43

Let me be the one to disagree with my fellow answerers. This is known as Gated Check-ins in the TFS world, and I expect elsewhere. When you attempt to check-in to a branch with the gated check-in, the shelveset is sent off to the server, which makes sure your changes build and the specified (read: all) unit tests pass. If they don't, it notifies you that ...


37

Have you considered not using code coverage metrics? I'm not going to argue that code coverage isn't something that you should look at. It absolutely is. It's good to keep track of what was covered before a build and after a build. It's also good to make sure that you're providing coverage over new and modified lines of code in a change (and, depending on ...


36

No, it's not, for two reasons: Speed Commits should be fast. A commit which takes 500 ms., for example, is too slow and will encourage developers to commit more sparingly. Given that on any project larger than a Hello World, you'll have dozens or hundreds of tests, it will take too much time to run them during pre-commit. Of course, things get worse for ...


36

Here is an example which neither does require changes to the existing tests itself, nor reflection, nor a failing build, for not giving the wrong impression such cases can only happen under artificial circumstances. Assume the codebase contains a private function f which is currently not called anywhere (maybe it was in the past, but noone has deleted it). ...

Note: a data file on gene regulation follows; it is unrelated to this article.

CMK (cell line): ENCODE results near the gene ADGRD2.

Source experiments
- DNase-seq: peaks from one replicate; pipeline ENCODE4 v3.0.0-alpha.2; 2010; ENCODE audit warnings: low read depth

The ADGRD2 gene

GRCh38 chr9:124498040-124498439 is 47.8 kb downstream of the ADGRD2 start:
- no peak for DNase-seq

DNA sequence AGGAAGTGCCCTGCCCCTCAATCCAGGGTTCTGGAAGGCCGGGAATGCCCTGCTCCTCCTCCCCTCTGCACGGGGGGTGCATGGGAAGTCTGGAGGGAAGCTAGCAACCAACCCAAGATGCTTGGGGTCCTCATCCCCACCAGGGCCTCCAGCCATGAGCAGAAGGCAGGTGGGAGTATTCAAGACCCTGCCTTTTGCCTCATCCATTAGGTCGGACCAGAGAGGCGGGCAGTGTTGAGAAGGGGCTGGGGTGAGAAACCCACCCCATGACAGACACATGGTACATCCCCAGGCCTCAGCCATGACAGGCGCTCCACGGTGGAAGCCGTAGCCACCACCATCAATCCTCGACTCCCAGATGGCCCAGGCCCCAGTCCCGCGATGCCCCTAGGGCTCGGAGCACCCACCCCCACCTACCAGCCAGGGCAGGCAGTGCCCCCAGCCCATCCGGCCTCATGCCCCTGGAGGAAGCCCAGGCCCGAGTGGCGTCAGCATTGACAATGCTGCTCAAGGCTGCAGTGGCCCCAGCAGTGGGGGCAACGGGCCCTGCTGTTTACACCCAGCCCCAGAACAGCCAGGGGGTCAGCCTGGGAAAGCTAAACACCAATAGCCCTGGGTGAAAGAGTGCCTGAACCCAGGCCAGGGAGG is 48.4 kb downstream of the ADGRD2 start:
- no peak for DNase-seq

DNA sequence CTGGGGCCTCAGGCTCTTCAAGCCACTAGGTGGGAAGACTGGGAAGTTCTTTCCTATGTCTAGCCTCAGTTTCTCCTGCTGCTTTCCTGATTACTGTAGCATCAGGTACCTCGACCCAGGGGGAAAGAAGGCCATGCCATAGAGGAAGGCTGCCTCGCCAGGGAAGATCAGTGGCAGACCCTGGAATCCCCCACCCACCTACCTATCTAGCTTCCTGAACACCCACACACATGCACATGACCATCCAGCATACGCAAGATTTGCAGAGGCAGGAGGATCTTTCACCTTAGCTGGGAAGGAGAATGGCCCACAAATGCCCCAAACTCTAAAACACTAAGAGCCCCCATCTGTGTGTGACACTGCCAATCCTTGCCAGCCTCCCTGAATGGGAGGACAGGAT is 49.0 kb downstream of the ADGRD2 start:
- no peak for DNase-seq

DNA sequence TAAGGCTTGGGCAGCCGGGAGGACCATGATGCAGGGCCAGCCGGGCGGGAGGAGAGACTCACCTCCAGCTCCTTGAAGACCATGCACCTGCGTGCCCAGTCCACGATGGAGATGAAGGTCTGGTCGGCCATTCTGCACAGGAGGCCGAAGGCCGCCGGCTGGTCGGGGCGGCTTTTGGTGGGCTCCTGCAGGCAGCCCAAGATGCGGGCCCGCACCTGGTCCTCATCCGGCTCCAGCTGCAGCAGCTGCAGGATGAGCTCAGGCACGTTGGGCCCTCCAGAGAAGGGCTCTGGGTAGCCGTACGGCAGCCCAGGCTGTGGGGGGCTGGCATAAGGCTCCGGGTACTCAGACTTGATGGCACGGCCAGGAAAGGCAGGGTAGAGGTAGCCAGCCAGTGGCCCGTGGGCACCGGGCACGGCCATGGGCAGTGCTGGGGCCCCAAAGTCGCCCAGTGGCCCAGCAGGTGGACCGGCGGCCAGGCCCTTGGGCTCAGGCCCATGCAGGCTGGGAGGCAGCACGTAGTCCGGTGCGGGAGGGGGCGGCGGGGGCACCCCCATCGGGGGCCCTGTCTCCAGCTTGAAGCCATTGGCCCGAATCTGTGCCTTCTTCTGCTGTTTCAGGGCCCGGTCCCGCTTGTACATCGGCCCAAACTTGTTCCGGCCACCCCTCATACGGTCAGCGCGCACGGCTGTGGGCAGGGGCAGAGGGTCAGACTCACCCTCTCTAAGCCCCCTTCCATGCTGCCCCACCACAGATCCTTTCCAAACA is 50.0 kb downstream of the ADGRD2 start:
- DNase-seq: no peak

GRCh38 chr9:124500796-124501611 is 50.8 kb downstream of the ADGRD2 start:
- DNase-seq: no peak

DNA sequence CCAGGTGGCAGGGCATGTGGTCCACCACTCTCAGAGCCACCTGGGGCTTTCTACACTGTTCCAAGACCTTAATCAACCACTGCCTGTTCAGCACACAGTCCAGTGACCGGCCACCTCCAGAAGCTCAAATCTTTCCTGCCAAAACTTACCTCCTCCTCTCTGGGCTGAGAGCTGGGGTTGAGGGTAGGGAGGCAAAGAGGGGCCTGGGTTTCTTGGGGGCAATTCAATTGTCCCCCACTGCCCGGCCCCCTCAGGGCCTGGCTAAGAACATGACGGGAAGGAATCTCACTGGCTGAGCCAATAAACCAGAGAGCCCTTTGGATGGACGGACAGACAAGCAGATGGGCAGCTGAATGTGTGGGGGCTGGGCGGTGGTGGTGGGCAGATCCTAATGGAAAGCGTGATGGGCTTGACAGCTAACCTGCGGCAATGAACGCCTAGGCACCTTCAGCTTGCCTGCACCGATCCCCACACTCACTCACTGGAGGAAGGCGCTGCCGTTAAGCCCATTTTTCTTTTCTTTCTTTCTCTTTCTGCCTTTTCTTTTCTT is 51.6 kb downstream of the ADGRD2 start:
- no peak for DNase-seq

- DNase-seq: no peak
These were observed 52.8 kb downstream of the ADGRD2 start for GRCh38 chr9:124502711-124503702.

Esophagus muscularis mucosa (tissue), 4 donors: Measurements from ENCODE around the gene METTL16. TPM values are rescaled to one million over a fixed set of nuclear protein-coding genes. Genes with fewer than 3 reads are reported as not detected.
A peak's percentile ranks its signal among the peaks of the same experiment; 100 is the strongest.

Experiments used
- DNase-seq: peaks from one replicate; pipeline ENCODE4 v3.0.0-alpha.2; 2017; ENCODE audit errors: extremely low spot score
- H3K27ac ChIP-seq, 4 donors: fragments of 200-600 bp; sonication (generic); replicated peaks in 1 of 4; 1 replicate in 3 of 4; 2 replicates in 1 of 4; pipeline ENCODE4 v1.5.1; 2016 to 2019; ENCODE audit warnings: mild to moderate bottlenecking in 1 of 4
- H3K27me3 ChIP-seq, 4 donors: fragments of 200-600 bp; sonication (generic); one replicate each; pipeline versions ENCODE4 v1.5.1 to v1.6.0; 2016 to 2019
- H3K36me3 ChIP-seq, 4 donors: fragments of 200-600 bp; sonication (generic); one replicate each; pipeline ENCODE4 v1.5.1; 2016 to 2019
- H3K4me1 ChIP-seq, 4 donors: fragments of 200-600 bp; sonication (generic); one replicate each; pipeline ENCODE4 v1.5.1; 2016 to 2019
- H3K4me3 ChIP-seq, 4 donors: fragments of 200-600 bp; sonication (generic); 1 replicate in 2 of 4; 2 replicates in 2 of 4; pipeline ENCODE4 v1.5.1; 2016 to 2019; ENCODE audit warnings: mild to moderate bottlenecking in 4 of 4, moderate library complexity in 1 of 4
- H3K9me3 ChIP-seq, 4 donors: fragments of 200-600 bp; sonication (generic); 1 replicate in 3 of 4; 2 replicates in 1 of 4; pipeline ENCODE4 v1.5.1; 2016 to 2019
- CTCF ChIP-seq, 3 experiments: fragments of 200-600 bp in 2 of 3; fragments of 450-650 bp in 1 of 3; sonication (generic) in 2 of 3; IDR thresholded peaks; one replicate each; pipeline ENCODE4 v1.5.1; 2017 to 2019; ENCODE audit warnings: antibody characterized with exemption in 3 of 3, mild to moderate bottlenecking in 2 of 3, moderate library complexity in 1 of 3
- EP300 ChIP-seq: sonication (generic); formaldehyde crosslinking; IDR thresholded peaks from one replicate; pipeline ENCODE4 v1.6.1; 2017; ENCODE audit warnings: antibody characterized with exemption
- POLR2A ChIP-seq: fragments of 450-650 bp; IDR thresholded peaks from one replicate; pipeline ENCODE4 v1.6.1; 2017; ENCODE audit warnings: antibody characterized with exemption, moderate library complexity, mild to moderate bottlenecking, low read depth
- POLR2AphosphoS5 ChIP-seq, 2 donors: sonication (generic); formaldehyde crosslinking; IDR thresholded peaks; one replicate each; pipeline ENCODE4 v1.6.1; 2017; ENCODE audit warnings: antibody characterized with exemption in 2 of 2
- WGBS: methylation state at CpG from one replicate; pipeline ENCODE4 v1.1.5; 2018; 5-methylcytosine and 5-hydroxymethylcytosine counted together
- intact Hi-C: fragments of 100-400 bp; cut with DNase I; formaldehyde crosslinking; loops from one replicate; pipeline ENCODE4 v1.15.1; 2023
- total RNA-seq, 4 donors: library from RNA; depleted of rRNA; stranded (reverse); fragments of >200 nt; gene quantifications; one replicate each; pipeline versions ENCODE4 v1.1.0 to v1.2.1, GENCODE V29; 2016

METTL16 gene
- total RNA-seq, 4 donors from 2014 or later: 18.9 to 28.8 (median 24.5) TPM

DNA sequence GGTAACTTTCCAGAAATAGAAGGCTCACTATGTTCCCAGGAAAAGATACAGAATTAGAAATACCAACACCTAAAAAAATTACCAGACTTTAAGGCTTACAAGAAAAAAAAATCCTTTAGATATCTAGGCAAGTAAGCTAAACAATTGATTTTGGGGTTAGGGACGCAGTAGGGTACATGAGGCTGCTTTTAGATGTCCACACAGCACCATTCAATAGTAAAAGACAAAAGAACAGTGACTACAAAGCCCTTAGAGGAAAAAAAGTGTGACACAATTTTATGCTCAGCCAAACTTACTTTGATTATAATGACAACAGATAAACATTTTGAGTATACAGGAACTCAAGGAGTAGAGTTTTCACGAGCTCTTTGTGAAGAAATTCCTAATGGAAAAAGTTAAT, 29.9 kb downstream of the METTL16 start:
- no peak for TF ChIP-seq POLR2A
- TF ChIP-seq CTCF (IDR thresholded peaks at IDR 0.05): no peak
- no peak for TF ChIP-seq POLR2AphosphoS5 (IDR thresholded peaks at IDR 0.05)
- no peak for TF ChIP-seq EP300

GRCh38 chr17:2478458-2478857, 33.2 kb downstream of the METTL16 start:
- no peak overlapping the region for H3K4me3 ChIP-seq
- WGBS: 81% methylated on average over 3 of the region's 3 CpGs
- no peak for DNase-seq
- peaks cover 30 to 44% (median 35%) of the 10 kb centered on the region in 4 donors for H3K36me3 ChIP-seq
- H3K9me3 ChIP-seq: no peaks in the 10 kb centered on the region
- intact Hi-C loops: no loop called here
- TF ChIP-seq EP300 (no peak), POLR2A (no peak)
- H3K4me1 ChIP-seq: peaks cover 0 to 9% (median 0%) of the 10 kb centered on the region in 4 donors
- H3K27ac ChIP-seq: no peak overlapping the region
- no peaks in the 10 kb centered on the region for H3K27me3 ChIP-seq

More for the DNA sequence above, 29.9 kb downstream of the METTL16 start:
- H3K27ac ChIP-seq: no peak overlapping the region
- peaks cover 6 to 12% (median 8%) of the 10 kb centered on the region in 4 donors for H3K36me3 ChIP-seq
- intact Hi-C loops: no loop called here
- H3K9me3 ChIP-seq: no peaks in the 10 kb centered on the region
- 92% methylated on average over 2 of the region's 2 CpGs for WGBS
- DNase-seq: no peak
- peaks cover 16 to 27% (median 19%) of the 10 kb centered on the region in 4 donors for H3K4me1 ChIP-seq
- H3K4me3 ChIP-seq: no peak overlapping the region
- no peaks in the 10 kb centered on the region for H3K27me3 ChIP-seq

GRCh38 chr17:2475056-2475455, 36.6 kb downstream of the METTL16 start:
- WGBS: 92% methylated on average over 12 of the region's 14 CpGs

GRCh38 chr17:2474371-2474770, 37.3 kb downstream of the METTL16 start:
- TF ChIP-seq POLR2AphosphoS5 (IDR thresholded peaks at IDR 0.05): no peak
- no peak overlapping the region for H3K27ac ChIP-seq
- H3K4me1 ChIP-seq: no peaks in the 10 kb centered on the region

34

Building a sustainable plugin model requires that your core framework expose a stable interface that plugins can rely on. The golden rule is that you can introduce new interfaces over time but you can never modify an already published interface. If you follow this rule, you can refactor the implementation of the core framework all you want without fear of ...


32

Continuous integration as a term refers to two distinct ideas. The first is a workflow: instead of everyone in a team working on their own branch and then after a couple of weeks of programming try to merge their changes into the mainline, that changes are integrated (nearly) continuously. This allows problems to surface early, and avoids incompatible ...